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Ronnie Landfield – Notes on Ken Showell

In 1963 when I was sixteen years old and a student at the Kansas City Art Institute I heard about Ken Showell and I saw some of his landscape paintings. I met Ken Showell – more than thirty years ago, after I returned to New York City from California in the summer of 1965. We met sometime in late 1965 or early 1966, I was eighteen or nineteen and Ken was in his mid twenties. Ken had graduated from the Kansas City Art Institute in 1963 and got his masters degree from Indiana University in 1965, I'd attended the Kansas City Art Institute, the San Francisco Art Institute and the University of California at Berkeley, but I dropped out in '65. We were in New York City to pursue serious careers as painters.

For most of 1966 I shared a loft in lower Manhattan at 6 Great Jones Street with Dan Christensen. Ken Showell who lived across the street with his wife and daughter in a loft on Broadway visited us all the time. Ken was like a fixture in the place. Ken and Dan (friends from the midwest) would drink a lot of beer and Ken would talk enthusiastically and endlessly about his paintings and his painting techniques, his drawings, his job, other artists he'd met, shows he'd seen, things that were happening, gadgets, air compressors, spray guns, the color black and its endless permutations always with boundless energy and with good cheer.

That was a very complex and complicated time. Searching for recognition, and a place to show and someone to represent your work was generally gruesome and terribly competitive. When we were poor, struggling for recognition, unknown painters, discovering the art scene, carving out our place and being a part of the creation of the scene as it unfolded in the sixties was a seemingly endless struggle. At times it was every man for himself.

When Max's Kansas City opened on 17th Street in 1966 it quickly became the hangout for the downtown artists and Ken Showell quickly became a fixture at Max's and then in 1969 at St. Adrian's another artist bar on Lower Broadway near the old Broadway Central Hotel. In those days Ken Showell was an abstract painter at night and a social worker by day. He supported his family and his artwork by holding a full-time job with the Social Services department as a case worker seeing clients in the field. I never heard him complain about the drain on his energy or the time that the job took out of him. Ken loved to talk, he loved people and he seemed fascinated by all the disparate and desperate people and places the job took him to. Ken also loved to paint and he was prodigiously prolific producing scores of large canvasses and smaller ones as well as dozens of works on paper. Ken also loved to drink and he seemed to consume beer by the truckload.

In late 1966 I introduced Ken to gallery director Dorothy Herzka (later Dorothy Lichtenstein), and she included Ken Showell in a group exhibition at the Bianchini Gallery on 57th Street (Feb. 1967). Dan Christensen, Peter Gourfain and I were the other artists in the show. We were all invited to participate in the 1967 Whitney Annual that year on the strength of the Bianchini exhibition. At the time not much of our work was selling and the prices we were asking were very low.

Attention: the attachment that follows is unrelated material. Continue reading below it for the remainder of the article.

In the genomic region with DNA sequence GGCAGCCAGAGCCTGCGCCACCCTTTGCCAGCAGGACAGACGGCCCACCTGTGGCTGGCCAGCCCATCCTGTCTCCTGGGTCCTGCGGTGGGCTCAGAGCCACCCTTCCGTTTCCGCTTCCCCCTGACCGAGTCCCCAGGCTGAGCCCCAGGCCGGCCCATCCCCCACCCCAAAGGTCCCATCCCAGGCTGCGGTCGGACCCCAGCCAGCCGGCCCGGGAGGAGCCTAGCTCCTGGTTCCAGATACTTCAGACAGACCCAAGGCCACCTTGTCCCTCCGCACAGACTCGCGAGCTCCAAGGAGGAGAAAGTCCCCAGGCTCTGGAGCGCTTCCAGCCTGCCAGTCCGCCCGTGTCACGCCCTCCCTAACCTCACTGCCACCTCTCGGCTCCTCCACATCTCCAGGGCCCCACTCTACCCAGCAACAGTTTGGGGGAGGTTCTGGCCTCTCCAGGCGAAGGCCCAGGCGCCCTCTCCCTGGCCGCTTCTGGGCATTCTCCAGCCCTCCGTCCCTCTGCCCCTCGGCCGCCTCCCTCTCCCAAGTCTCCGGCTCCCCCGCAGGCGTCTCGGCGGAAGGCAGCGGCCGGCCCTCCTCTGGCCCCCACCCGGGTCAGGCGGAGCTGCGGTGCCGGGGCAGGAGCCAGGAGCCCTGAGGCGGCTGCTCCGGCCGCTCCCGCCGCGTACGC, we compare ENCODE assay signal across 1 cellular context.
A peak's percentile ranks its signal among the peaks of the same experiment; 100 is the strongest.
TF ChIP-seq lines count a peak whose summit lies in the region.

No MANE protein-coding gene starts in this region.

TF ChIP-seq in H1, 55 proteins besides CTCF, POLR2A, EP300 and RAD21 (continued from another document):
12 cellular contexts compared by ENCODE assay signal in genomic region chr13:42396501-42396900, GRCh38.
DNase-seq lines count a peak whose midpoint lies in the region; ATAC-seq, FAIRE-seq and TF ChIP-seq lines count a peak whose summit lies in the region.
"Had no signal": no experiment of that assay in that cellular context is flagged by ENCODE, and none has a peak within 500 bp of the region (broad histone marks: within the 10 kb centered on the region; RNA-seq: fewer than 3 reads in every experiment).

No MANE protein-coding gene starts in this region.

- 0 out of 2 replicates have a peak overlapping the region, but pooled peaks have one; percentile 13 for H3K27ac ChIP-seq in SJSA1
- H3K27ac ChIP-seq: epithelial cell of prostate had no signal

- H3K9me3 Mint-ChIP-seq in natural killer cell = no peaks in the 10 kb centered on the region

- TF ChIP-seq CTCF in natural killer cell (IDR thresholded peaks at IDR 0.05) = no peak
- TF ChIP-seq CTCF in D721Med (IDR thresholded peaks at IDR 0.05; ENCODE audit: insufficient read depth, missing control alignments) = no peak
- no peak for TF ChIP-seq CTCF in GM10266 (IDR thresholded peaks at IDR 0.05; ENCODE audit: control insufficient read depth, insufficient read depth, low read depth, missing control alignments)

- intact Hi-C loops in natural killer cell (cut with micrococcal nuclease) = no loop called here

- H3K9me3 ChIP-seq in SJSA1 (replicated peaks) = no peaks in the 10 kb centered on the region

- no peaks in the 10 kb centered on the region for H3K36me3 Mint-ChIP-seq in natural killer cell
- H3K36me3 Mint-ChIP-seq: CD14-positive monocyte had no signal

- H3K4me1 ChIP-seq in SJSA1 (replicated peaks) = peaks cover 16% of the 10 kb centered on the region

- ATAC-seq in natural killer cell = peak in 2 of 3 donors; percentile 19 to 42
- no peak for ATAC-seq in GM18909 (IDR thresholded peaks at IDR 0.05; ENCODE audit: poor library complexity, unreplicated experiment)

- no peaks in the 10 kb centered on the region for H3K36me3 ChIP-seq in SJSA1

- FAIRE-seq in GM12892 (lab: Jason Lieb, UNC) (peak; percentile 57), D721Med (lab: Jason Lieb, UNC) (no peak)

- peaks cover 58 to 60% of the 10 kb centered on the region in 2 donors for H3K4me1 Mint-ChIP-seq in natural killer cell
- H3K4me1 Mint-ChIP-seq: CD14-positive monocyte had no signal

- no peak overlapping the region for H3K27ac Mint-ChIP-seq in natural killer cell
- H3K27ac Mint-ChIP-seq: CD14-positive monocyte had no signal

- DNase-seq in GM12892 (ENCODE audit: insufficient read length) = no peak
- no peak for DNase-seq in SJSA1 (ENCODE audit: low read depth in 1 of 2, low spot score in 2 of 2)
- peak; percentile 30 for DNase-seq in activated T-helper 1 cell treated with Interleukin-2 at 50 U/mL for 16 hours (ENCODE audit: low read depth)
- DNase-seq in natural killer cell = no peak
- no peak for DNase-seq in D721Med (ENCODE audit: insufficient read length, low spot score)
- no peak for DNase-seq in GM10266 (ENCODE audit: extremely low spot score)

In those days Ken Showell was painting colored fields stacked on top of one another like horizontal stripes on generally vertical rectangles, with webs of colored lines on top of the stripes. The lines were thin and multicolored and graph like, angled and crisscross. I don't think Ken sold anything and eventually Ken's wife and daughter left New York and returned to the Midwest.

Sometime in 1967 or 1968 Ken had a one man show in Paris at the Yvon Lambert Gallery. Eventually he began to become better known and began selling paintings as the scene heated up but Ken Showell seemed to be having a very difficult time selling his work and gaining serious recognition with the galleries and the media.

In April 1969, David Whitney invited Ken Showell to have a one man exhibition at his new gallery in the fall of that year. The David Whitney Gallery at 53 E. 19th Street, opened with a group exhibition in September 1969 that included Ken Showell. During the fall of 1969 color photographs of that group exhibition appeared in Life magazine in an article on the new art galleries opening up in downtown Manhattan. Ken Showell had his first one man show in New York at the David Whitney Gallery in November 1969.

During the early months of 1969 Ken Showell began the series of abstract spray paintings which he would become best known for as a painter. He would take large sheets of raw canvas or canvas that was thinly tinted and crumple them into seemingly random clumps (but in fact with a sensitive and canny painter's eye) and lay them in shapes across the floor of his studio. With an array of spray guns and a powerful air compressor he would spray the canvasses in a wide range of color and density creating various colored areas on the canvas. He would let the canvas dry and then stretch the paintings onto flat rectangular stretchers of various sizes.